This past Saturday, Captain Bill Zimmermann of Seven Seas Sailing helped to organize a fruitful expedition to the circa 1903 South Buffalo Lighthouse. First of all, you’re probably wondering where this obscure lighthouse is even located. The South Buffalo Lighthouse can be found at the South Gap of the Outer Harbor, at the Bethlehem Steel property. According to Zimmermann, the South Buffalo Lighthouse will one day be Buffalo’s version of Liberty Island for waterfront excursions. He feels that the historic lighthouse will soon be a destination for boaters who will visit the site to learn about the history of the land and the water that surrounds the iconic beacon.
For years, the South Buffalo Lighthouse has sat out of sight and out of mind of the public. That bothers Zimmermann. Why? Because in this day and age, there should be no section of the waterfront that is not open and available to the public. Unfortunately, we all know the story of the industrial wasteland. While the land currently lays fallow, there is a bright spot – the lighthouse – that can be used to tell the story of Lake Erie’s prideful successes as well as its tragic downfalls.
That’s why Zimmermann set out to host eXXpedition Great Lakes – a Seven Seas Sailing waterfront tour that took a number of scientists out to the South Buffalo Lighthouse to test the conditions of the water. The tour was part of an even larger outing that saw even more scientists sweeping the whole of the Great Lakes to record levels of PCB’s, mercury, plastic (micro beads), etc. “We are the fresh water capital of the world,” said Zimmerman. “We have incredible fishing here, and the water is a migratory route for birds. We’re on a mission to tell the story about the history of polluting our waters. We’re still polluting today – we need to curb our dependence on plastic. We use plastic without a care in the world. Plastic bags, plastic cups… so much of it ends up in the Great Lakes. Nine of the ten tests found significant levels of plastic in the Lake Erie waters. If people didn’t live such a disposable lifestyle, that would not be the case. We must start to pay attention to our daily dependence of plastic. The environment surrounding the South Buffalo Lighthouse is an incredible example of the best and the worst of our immediate environment. The lighthouse will be used tell these stories and more.”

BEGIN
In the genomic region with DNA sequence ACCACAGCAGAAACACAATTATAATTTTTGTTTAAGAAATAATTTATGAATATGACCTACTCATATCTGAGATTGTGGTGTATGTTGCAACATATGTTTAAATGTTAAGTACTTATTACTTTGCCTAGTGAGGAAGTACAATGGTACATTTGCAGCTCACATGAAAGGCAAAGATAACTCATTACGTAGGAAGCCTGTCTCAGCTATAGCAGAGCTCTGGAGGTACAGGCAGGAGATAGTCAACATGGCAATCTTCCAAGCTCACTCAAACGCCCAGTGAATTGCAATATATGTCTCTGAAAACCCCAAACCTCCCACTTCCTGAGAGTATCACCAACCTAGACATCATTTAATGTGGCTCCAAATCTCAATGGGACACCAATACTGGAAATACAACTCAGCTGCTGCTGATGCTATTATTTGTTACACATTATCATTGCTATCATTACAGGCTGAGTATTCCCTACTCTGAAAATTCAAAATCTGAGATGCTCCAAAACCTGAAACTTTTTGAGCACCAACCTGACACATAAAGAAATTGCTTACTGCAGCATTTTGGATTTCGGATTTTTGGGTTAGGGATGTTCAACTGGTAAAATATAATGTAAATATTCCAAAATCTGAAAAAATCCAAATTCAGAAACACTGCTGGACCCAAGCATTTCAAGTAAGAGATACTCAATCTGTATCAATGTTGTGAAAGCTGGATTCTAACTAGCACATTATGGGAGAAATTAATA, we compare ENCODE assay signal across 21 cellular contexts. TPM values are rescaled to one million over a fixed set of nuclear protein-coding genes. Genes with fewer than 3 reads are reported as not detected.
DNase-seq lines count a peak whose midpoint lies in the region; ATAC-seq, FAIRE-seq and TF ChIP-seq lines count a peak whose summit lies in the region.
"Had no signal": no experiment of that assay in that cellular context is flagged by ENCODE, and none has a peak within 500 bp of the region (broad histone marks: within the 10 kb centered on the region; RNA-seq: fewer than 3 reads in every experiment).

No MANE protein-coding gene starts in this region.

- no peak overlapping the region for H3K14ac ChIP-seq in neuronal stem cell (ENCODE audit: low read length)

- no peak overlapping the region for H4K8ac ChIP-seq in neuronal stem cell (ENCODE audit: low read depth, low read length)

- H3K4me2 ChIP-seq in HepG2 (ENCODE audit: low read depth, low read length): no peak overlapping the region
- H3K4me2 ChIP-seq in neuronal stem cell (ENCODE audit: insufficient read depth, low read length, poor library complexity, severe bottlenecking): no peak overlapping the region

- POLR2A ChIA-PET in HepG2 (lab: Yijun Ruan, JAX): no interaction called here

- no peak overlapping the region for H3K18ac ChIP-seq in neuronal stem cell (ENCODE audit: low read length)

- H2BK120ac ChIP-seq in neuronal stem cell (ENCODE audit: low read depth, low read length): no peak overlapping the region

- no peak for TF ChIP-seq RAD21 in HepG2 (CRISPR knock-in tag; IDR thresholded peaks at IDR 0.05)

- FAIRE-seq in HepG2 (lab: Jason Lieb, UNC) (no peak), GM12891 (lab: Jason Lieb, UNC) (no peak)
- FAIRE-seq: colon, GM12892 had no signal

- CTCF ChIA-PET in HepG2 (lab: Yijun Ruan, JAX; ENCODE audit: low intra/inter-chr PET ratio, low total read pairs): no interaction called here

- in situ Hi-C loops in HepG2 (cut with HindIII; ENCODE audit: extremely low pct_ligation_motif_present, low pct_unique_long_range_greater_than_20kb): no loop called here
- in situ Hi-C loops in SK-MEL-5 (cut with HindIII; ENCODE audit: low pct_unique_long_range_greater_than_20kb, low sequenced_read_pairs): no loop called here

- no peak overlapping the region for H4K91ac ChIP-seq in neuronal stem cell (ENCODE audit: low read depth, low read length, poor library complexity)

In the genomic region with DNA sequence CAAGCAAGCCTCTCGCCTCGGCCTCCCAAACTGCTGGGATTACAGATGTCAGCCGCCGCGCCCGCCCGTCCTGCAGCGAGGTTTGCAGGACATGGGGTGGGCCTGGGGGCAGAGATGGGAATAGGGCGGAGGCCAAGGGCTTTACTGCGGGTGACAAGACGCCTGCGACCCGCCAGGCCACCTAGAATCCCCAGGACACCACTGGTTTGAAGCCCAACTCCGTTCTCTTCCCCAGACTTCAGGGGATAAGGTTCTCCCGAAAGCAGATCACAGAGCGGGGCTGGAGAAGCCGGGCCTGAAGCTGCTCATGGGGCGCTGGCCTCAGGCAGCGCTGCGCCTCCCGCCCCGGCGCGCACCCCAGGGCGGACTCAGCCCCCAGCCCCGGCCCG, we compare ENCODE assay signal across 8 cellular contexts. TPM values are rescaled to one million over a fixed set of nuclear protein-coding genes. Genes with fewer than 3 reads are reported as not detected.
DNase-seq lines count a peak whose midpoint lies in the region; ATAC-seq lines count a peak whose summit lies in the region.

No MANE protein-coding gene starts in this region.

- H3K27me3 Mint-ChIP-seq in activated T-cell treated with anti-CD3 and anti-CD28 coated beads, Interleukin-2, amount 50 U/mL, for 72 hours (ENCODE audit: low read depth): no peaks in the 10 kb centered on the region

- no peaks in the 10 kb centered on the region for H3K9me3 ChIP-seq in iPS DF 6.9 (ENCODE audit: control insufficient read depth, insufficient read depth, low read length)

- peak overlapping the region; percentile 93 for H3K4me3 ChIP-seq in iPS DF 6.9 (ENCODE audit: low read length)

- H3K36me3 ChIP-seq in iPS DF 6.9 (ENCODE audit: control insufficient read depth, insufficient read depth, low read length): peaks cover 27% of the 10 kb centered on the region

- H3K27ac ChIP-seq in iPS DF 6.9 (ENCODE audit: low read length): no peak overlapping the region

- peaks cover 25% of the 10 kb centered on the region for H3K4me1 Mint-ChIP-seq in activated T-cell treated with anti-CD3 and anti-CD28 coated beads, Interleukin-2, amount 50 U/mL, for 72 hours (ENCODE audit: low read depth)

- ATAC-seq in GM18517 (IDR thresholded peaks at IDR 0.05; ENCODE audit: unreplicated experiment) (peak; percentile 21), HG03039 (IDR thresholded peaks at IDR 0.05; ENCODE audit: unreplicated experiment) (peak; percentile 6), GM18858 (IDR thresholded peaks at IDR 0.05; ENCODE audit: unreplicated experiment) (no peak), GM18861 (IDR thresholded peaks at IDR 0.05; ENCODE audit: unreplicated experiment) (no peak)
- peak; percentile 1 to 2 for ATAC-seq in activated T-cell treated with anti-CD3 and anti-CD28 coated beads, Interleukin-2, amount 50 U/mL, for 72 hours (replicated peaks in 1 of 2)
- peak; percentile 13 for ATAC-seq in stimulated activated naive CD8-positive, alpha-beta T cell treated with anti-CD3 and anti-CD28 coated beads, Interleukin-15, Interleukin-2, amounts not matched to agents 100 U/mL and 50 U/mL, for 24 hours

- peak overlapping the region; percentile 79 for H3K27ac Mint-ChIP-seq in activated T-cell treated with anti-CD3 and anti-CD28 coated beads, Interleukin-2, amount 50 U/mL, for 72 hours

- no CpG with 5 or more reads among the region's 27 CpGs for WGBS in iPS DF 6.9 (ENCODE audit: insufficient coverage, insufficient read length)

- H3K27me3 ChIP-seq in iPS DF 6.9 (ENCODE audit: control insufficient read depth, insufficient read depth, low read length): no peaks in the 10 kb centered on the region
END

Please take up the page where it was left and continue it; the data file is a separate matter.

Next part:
In order to get the South Buffalo Lighthouse up to snuff, and ready for visits, members of the Buffalo Lighthouse Association have been working for years to improve accessibility and safety. A new railing is being installed, repairs are underway, and there is a vision to eventually build out an $800K interactive museum. In the meantime, the goal is to get people out to the site via waterfront excursions from Seven Seas Sailing. “Once people see what we’re doing, they want to be a part of it,” said Zimmermann. “For historic purposes, and to act as another steward for the Great Lakes, the South Buffalo Lighthouse will become another waterfront destination. A cadre of aficionados has been working on developing goals for the restoration of the lighthouse for the past ten years. I have provided Seven Seas Sailing as the lead host for all public excursions to the site. We are working on creating limited access currently, with kayaking, hiking and environmental tours. The lighthouse was once the location of a quintessential horn testing lab – we want to tell that story as well as others. I’ve been working with Mike Vogel who is the president of the association – we’ve been setting lofty goals, and Mike has been instrumental in reaching them.”
At this point, Zimmermann is still looking for people to enlist as committee members. He’s in search of waterfront enthusiasts, historians, environmentalists and Buffalo lovers who are seeking a new adventure at the Outer Harbor. If the future of the South Buffalo Lighthouse sounds intriguing to you…
Contact Captain Bill Zimmermann at 716-880-5154